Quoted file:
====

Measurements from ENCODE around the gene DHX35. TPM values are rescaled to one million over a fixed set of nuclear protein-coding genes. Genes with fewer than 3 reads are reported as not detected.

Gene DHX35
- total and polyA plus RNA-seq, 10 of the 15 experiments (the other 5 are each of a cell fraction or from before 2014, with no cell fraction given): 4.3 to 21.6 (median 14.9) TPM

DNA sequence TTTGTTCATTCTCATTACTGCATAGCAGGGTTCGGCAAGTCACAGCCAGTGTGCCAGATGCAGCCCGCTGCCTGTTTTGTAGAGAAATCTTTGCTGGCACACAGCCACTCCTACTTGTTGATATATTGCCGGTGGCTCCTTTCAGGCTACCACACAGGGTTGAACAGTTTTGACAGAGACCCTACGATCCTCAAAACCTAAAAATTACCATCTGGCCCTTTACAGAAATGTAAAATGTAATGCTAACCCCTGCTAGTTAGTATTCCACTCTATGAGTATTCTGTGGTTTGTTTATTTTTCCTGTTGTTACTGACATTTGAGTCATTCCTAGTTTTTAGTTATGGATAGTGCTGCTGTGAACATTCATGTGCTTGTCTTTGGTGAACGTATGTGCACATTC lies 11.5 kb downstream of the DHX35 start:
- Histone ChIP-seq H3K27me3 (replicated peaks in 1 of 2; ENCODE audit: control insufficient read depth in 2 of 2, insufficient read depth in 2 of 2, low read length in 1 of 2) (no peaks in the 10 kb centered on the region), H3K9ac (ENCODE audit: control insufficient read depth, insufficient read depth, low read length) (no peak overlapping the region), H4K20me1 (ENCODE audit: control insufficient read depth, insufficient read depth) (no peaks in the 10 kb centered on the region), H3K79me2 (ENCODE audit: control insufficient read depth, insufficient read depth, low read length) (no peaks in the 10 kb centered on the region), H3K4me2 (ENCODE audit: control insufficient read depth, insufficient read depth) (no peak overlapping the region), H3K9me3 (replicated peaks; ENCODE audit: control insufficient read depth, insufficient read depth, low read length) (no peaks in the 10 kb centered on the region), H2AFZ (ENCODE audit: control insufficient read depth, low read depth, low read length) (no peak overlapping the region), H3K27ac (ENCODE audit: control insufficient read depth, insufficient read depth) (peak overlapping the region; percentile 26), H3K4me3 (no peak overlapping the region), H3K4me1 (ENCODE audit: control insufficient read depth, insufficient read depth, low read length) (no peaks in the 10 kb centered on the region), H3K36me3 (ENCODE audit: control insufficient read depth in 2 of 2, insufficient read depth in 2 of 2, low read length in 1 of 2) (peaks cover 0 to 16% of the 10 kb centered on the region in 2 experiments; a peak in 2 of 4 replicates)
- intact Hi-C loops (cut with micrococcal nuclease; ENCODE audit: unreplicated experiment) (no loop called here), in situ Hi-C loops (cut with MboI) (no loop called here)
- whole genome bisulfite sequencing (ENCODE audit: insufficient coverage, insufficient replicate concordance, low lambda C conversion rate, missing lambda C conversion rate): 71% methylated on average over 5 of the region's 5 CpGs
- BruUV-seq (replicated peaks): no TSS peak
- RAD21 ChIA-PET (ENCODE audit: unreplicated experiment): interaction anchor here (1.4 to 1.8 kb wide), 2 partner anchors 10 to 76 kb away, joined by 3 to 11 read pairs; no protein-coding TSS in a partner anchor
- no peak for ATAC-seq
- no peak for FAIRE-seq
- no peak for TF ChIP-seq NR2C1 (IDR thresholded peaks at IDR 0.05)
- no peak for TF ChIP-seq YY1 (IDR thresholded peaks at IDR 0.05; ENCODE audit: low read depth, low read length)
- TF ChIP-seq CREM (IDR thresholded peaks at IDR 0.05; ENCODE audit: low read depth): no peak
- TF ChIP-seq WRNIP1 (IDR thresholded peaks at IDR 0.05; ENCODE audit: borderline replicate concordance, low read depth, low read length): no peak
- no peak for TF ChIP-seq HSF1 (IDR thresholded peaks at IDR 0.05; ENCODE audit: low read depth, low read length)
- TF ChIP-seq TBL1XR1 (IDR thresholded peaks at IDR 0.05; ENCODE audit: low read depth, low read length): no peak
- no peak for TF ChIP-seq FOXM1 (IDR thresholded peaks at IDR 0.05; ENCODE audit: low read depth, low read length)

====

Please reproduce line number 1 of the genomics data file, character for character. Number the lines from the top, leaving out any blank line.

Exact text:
Measurements from ENCODE around the gene DHX35. TPM values are rescaled to one million over a fixed set of nuclear protein-coding genes. Genes with fewer than 3 reads are reported as not detected.